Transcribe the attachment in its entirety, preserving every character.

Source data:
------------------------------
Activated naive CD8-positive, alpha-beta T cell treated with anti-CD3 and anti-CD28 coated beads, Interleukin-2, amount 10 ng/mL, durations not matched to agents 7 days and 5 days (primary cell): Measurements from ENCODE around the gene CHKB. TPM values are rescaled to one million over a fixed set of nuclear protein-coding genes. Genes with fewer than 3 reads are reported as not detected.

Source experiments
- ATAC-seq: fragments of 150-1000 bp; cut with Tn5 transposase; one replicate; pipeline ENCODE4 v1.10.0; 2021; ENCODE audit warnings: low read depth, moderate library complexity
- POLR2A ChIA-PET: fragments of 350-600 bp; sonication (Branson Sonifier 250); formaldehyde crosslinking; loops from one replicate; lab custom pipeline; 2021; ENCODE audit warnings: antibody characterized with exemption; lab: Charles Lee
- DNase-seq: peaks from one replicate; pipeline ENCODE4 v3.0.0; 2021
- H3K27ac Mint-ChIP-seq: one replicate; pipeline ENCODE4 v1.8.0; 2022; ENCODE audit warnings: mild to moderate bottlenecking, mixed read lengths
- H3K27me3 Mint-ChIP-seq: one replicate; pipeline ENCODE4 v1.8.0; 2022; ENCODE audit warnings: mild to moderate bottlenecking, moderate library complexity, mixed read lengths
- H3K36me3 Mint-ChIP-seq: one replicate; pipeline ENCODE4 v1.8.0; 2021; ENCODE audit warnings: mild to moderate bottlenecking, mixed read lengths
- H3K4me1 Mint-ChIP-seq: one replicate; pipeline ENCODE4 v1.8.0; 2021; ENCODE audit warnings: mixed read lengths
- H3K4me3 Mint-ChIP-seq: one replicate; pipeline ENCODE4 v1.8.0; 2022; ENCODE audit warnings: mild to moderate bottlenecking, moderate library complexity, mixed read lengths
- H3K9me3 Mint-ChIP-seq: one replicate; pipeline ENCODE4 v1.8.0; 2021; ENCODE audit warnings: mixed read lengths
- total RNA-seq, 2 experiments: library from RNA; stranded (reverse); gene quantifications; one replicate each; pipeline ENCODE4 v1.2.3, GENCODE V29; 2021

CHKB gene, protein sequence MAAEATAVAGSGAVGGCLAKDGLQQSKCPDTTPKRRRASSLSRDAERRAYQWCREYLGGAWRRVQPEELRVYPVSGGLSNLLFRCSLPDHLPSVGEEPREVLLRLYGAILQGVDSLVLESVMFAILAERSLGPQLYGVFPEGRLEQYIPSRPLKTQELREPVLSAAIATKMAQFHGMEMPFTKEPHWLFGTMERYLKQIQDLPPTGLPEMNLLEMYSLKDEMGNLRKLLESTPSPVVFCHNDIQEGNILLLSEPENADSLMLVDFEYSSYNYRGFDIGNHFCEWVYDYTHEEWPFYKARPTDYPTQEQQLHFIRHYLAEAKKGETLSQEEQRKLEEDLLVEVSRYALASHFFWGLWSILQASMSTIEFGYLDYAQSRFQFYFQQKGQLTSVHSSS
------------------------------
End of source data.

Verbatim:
Activated naive CD8-positive, alpha-beta T cell treated with anti-CD3 and anti-CD28 coated beads, Interleukin-2, amount 10 ng/mL, durations not matched to agents 7 days and 5 days (primary cell): Measurements from ENCODE around the gene CHKB. TPM values are rescaled to one million over a fixed set of nuclear protein-coding genes. Genes with fewer than 3 reads are reported as not detected.

Source experiments
- ATAC-seq: fragments of 150-1000 bp; cut with Tn5 transposase; one replicate; pipeline ENCODE4 v1.10.0; 2021; ENCODE audit warnings: low read depth, moderate library complexity
- POLR2A ChIA-PET: fragments of 350-600 bp; sonication (Branson Sonifier 250); formaldehyde crosslinking; loops from one replicate; lab custom pipeline; 2021; ENCODE audit warnings: antibody characterized with exemption; lab: Charles Lee
- DNase-seq: peaks from one replicate; pipeline ENCODE4 v3.0.0; 2021
- H3K27ac Mint-ChIP-seq: one replicate; pipeline ENCODE4 v1.8.0; 2022; ENCODE audit warnings: mild to moderate bottlenecking, mixed read lengths
- H3K27me3 Mint-ChIP-seq: one replicate; pipeline ENCODE4 v1.8.0; 2022; ENCODE audit warnings: mild to moderate bottlenecking, moderate library complexity, mixed read lengths
- H3K36me3 Mint-ChIP-seq: one replicate; pipeline ENCODE4 v1.8.0; 2021; ENCODE audit warnings: mild to moderate bottlenecking, mixed read lengths
- H3K4me1 Mint-ChIP-seq: one replicate; pipeline ENCODE4 v1.8.0; 2021; ENCODE audit warnings: mixed read lengths
- H3K4me3 Mint-ChIP-seq: one replicate; pipeline ENCODE4 v1.8.0; 2022; ENCODE audit warnings: mild to moderate bottlenecking, moderate library complexity, mixed read lengths
- H3K9me3 Mint-ChIP-seq: one replicate; pipeline ENCODE4 v1.8.0; 2021; ENCODE audit warnings: mixed read lengths
- total RNA-seq, 2 experiments: library from RNA; stranded (reverse); gene quantifications; one replicate each; pipeline ENCODE4 v1.2.3, GENCODE V29; 2021

CHKB gene, protein sequence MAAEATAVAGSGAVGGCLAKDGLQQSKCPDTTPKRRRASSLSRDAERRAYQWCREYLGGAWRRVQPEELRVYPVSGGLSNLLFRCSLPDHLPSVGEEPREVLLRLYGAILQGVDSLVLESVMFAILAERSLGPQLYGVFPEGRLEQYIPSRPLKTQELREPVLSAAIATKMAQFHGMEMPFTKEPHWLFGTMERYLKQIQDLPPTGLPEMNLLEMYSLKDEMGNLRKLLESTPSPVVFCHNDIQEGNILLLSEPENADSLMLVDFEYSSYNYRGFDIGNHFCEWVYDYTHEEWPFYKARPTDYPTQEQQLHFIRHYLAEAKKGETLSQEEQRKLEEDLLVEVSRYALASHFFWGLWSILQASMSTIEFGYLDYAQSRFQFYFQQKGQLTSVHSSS